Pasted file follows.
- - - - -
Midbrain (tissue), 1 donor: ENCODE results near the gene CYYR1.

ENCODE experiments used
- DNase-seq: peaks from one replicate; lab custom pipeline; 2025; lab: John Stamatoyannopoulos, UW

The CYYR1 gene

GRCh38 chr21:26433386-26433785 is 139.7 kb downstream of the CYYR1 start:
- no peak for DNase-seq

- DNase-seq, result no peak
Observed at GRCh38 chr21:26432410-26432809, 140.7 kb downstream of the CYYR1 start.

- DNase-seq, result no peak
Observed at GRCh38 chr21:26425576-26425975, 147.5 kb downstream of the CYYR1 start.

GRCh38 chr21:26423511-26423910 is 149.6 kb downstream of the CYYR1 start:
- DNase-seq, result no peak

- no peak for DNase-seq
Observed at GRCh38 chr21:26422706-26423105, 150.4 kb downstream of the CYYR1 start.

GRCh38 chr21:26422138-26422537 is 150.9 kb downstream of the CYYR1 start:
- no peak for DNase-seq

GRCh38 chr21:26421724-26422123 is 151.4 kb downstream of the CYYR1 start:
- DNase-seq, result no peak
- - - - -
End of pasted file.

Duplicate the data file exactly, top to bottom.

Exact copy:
Midbrain (tissue), 1 donor: ENCODE results near the gene CYYR1.

ENCODE experiments used
- DNase-seq: peaks from one replicate; lab custom pipeline; 2025; lab: John Stamatoyannopoulos, UW

The CYYR1 gene

GRCh38 chr21:26433386-26433785 is 139.7 kb downstream of the CYYR1 start:
- no peak for DNase-seq

- DNase-seq, result no peak
Observed at GRCh38 chr21:26432410-26432809, 140.7 kb downstream of the CYYR1 start.

- DNase-seq, result no peak
Observed at GRCh38 chr21:26425576-26425975, 147.5 kb downstream of the CYYR1 start.

GRCh38 chr21:26423511-26423910 is 149.6 kb downstream of the CYYR1 start:
- DNase-seq, result no peak

- no peak for DNase-seq
Observed at GRCh38 chr21:26422706-26423105, 150.4 kb downstream of the CYYR1 start.

GRCh38 chr21:26422138-26422537 is 150.9 kb downstream of the CYYR1 start:
- no peak for DNase-seq

GRCh38 chr21:26421724-26422123 is 151.4 kb downstream of the CYYR1 start:
- DNase-seq, result no peak